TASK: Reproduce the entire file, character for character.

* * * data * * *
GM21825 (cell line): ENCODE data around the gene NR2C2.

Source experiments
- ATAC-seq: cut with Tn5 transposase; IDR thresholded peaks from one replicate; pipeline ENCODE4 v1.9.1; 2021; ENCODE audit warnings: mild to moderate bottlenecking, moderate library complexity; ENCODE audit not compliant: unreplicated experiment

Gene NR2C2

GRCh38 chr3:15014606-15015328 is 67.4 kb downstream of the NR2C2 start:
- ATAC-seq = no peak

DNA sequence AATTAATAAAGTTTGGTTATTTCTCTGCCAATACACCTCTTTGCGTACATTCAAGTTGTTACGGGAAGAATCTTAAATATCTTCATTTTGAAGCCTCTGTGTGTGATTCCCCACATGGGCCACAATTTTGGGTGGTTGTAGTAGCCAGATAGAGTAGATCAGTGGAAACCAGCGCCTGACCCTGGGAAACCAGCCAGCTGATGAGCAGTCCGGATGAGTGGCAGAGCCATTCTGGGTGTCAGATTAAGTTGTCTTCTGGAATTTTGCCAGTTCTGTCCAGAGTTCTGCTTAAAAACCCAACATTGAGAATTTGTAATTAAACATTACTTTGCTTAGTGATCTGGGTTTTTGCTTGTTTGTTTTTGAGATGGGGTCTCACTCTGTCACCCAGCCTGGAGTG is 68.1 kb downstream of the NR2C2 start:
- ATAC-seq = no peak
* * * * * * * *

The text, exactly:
GM21825 (cell line): ENCODE data around the gene NR2C2.

Source experiments
- ATAC-seq: cut with Tn5 transposase; IDR thresholded peaks from one replicate; pipeline ENCODE4 v1.9.1; 2021; ENCODE audit warnings: mild to moderate bottlenecking, moderate library complexity; ENCODE audit not compliant: unreplicated experiment

Gene NR2C2

GRCh38 chr3:15014606-15015328 is 67.4 kb downstream of the NR2C2 start:
- ATAC-seq = no peak

DNA sequence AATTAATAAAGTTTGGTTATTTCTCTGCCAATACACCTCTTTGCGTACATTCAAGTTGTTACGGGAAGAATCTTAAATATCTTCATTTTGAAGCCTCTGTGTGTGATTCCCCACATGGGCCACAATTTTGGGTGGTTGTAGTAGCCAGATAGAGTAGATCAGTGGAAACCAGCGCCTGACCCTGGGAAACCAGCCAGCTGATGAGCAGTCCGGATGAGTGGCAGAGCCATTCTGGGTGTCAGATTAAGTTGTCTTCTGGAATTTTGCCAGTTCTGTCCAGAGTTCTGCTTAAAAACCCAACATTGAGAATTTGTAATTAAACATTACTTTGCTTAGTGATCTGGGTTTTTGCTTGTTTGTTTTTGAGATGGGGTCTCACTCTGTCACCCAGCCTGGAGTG is 68.1 kb downstream of the NR2C2 start:
- ATAC-seq = no peak